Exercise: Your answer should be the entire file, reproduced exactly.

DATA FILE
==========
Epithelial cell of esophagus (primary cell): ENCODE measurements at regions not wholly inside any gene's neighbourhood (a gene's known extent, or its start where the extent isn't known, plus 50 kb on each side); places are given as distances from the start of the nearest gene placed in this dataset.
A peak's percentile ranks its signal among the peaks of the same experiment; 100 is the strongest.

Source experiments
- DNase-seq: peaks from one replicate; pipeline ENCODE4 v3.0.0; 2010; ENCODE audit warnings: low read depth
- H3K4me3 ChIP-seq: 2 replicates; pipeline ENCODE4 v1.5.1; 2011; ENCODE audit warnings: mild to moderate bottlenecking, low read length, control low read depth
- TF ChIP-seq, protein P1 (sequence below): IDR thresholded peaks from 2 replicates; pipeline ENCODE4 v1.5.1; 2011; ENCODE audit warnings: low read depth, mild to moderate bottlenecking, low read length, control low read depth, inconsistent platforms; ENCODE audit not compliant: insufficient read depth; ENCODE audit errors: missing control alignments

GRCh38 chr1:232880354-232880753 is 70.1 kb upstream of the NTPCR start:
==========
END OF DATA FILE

Epithelial cell of esophagus (primary cell): ENCODE measurements at regions not wholly inside any gene's neighbourhood (a gene's known extent, or its start where the extent isn't known, plus 50 kb on each side); places are given as distances from the start of the nearest gene placed in this dataset.
A peak's percentile ranks its signal among the peaks of the same experiment; 100 is the strongest.

Source experiments
- DNase-seq: peaks from one replicate; pipeline ENCODE4 v3.0.0; 2010; ENCODE audit warnings: low read depth
- H3K4me3 ChIP-seq: 2 replicates; pipeline ENCODE4 v1.5.1; 2011; ENCODE audit warnings: mild to moderate bottlenecking, low read length, control low read depth
- TF ChIP-seq, protein P1 (sequence below): IDR thresholded peaks from 2 replicates; pipeline ENCODE4 v1.5.1; 2011; ENCODE audit warnings: low read depth, mild to moderate bottlenecking, low read length, control low read depth, inconsistent platforms; ENCODE audit not compliant: insufficient read depth; ENCODE audit errors: missing control alignments

GRCh38 chr1:232880354-232880753 is 70.1 kb upstream of the NTPCR start: